Tubular Bells and VLF interference

Tubular BellsRemember that album from Mike Oldfield? A user on YouTube found out that this album contains a hidden and unintentional CW message.

This was caused by a powerful VLF station located next to the recording studio, which interfered with the recording equipment. Because the signal is very weak nobody ever noticed it — until now.

The video below shows you how to receive VLF signals with nothing else than an antenna plugged into the microphone input of your sound card and SDRSharp to make it visible and audible.

The decoding of the the Tubular Bells signal is shown at 9:54.

(via Reddit)

Icom IC-7100 firmware update E3

Icom Inc. has published firmware update E3 for the IC-7100 on their global website. This new firmware has been designed to improve RX audio quality.

The following firmware have been updated:

• CPU M to Version 1.04
• DSP I to Version 1.02

ic-7100The new firmware can be downloaded here.

A few unrelated notes

I had to make some changes to the configuration of this blog.

As of today comments will be closed automatically after 90 days. This step was necessary due to spam bots which randomly pick an article, many of which are many years old. While Askimet intercepts them all, it’s still a pain to scroll through all of them in order to rescue a false positive.

Review requests
I occasionally get review requests from third parties. To my surprise some people expect me to pay for the hardware and software involved. That’s not how it works: you send me the stuff and I send it back afterwards. The last review request came in today from a free e-mail address originating from India:

I found your blog from internet.
I like to suggest our app Morse Code Guru Pro to get reviewed on your blog. It is as the name suggests, a morse code related app, which has all the features of all morse code apps out there combined and also has the best implementation of each. The app took more than one year to make and is the finest. Please consider it for review.

I’m attaching some pictures of the app.
Thank You
Morse Code Guru Team

Dear Morse Code Guru Team,

first of all I like to talk to people on a first name basis. Secondly I’m not willing to pay you $6.99 on iTunes for your app. Last but not least: Apple? Wonderful stuff, but the last time I touched an Apple was at the grocery store and the last time I touched a Mac was at some hamburger joint. Linux here, my friends, and Android.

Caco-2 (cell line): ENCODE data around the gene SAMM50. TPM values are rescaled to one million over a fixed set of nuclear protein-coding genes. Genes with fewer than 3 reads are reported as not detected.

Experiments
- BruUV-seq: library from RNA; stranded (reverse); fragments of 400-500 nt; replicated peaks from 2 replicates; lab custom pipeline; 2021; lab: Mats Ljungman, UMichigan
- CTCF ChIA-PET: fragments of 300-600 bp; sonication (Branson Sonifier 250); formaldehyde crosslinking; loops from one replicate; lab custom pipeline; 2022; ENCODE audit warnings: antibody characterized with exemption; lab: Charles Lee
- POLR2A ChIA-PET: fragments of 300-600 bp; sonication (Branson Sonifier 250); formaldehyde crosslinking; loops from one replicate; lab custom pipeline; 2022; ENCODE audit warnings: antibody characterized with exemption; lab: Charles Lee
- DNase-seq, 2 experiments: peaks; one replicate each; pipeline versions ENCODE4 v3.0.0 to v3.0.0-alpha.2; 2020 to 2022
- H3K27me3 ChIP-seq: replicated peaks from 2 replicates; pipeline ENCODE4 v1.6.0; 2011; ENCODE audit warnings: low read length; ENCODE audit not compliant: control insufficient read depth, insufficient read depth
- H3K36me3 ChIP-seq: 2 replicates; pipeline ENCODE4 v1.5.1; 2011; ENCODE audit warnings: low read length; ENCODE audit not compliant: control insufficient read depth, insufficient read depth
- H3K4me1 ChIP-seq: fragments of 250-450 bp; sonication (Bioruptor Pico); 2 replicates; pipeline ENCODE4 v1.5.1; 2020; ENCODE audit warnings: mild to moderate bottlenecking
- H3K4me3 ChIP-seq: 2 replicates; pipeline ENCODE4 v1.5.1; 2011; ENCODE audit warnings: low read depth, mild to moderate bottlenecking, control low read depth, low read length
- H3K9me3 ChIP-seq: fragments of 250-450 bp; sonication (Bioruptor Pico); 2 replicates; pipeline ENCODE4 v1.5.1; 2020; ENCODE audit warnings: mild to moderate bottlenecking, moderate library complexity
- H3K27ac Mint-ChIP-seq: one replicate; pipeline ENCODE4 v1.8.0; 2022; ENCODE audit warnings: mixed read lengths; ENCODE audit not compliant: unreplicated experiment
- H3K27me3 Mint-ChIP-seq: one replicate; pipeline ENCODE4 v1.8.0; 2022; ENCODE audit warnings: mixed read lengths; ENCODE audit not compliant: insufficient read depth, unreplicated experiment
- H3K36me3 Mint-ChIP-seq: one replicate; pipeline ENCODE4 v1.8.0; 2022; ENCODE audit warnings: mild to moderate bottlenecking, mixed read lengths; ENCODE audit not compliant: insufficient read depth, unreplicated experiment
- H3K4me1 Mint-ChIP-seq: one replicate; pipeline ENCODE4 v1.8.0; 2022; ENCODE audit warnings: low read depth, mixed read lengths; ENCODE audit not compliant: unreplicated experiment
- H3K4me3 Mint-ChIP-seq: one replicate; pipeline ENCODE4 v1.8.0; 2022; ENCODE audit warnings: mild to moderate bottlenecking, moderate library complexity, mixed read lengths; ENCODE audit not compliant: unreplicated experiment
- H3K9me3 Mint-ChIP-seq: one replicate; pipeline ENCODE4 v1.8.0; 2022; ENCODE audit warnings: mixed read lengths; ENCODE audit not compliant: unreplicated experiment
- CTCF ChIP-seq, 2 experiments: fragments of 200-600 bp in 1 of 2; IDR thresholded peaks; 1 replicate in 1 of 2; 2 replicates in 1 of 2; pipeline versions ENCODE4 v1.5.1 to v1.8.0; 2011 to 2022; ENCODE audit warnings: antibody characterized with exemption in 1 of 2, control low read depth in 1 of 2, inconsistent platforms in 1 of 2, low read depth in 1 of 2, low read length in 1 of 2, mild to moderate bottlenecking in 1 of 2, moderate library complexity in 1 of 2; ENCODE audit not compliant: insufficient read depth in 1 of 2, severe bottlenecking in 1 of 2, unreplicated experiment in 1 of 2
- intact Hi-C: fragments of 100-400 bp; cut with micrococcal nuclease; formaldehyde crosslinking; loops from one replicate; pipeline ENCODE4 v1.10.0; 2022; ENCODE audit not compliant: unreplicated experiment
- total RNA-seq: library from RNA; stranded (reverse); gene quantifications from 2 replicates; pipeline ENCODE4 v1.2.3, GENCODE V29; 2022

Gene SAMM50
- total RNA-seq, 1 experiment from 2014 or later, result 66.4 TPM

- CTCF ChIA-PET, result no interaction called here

Dutch hams: “Goodbye XP, Hello Linux”

I never wanted to be a Linux evangelist, and never pretended to be one either. Times change. Microsoft’s end-of life announcement left many hams using Windows XP worried. What to do? Do what more and more ham operators are doing here: switch to Linux. It’s fast, beautiful, safe and (here comes the magic word) FREE.

Best of both worlds
Dumping XP completely in favor of Linux might not be a good option for everyone. Some ham related software can’t do without Windows. What you can do then is install Linux next to Windows, a so-called dual-boot system. Boot Linux for safety, speed and the wealth of more than 62.000 applications, and boot XP when you really have to.

What Linux version?
Linux addicts like to live on the bleeding edge and switch from version to version. Most popular versions (called distributions, for a list see Distrowatch.com) have a life cycle of 6 months or so, after which you’re supposed to update to the new version. I agree that this is fun, but for the average user this is not very practical. A smarter option is to pick an LTS (Long Time Support) version, which is supported for a period of 5 years. Ubuntu and Mint (which is based on Ubuntu) both offer such LTS versions.

Not too long ago Ubuntu had everything going for it, but that changed from the moment the developers tried to force-feed Unity, a new graphical user interface, to their users. I’ve worked wit Unity – at least I tried to – but found it to be mediocre at best. Linux Mint on the other hand lets you pick the desktop environment of choice. As a result the popularity of Ubuntu dropped like a stone, while Mint’s user base exploded.

The most popular desktops are MATE and Cinnamon. Both are slick, fast and ideal for Windows users who love a start button of sorts and navigate through applications the way they used to. Below screenshots of MATE and Cinnamon.